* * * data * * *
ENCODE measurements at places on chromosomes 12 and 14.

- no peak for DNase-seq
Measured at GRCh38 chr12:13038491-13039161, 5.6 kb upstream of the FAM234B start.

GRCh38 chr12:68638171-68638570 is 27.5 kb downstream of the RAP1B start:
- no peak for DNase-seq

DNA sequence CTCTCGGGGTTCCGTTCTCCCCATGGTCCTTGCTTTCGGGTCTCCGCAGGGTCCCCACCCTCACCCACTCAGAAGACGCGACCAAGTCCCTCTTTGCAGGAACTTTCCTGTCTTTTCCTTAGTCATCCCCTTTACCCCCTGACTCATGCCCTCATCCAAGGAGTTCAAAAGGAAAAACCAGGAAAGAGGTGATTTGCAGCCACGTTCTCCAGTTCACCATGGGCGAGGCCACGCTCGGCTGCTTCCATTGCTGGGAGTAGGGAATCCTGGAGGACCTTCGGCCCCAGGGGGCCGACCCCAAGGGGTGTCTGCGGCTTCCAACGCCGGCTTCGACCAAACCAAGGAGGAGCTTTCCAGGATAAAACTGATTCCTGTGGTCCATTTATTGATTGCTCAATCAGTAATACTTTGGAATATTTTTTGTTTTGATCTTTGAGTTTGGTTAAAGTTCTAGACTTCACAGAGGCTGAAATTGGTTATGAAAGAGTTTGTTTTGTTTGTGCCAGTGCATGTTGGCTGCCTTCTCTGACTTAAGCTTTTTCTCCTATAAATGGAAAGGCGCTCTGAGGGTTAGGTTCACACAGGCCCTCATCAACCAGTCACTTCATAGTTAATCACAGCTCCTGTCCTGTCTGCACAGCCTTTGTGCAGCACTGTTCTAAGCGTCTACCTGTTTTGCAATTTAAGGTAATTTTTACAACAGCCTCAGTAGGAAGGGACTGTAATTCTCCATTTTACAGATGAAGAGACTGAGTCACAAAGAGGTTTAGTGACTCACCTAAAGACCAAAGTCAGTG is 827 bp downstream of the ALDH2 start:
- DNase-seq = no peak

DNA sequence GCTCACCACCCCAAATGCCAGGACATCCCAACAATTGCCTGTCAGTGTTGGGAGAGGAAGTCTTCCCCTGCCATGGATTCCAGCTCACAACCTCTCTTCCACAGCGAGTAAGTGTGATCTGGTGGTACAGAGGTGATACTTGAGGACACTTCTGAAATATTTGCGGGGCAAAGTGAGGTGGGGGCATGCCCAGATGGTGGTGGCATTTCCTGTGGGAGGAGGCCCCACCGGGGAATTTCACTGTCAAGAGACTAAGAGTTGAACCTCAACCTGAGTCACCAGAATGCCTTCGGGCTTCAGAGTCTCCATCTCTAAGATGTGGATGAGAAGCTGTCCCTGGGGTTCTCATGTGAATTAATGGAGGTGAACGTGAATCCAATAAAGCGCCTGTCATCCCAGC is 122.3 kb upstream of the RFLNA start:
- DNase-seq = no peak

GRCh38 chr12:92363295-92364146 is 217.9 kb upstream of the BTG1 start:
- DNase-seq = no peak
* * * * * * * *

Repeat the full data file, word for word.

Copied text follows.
ENCODE measurements at places on chromosomes 12 and 14.

- no peak for DNase-seq
Measured at GRCh38 chr12:13038491-13039161, 5.6 kb upstream of the FAM234B start.

GRCh38 chr12:68638171-68638570 is 27.5 kb downstream of the RAP1B start:
- no peak for DNase-seq

DNA sequence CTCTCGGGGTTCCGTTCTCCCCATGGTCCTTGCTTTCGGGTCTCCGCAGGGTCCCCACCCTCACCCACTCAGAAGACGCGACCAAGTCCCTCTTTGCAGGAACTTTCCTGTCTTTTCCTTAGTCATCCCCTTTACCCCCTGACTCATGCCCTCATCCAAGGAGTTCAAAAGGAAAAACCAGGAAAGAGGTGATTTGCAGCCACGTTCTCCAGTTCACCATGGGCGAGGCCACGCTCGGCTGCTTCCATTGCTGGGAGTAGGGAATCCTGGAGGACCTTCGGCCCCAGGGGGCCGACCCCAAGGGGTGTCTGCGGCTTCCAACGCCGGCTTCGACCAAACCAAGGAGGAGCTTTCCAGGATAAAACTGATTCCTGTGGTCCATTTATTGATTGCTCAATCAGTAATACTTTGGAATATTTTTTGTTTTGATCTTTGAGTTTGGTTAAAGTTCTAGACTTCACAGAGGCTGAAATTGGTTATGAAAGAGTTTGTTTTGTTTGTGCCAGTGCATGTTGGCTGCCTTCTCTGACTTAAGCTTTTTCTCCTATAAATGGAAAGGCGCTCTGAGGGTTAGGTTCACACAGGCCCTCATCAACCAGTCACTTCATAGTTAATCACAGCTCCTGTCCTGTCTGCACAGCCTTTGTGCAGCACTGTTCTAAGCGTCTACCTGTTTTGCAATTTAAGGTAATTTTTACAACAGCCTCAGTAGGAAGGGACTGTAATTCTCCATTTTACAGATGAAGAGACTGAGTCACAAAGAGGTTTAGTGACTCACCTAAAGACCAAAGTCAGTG is 827 bp downstream of the ALDH2 start:
- DNase-seq = no peak

DNA sequence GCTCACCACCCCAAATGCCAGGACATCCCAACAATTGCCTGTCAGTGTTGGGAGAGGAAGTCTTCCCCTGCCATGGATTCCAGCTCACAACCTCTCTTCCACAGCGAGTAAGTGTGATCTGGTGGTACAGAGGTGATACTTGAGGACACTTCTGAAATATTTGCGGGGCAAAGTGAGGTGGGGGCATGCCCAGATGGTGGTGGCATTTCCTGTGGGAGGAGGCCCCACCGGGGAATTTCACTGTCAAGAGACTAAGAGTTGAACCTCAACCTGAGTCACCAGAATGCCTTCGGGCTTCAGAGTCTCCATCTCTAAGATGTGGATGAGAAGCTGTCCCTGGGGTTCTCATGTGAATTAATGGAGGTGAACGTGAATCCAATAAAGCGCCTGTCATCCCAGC is 122.3 kb upstream of the RFLNA start:
- DNase-seq = no peak

GRCh38 chr12:92363295-92364146 is 217.9 kb upstream of the BTG1 start:
- DNase-seq = no peak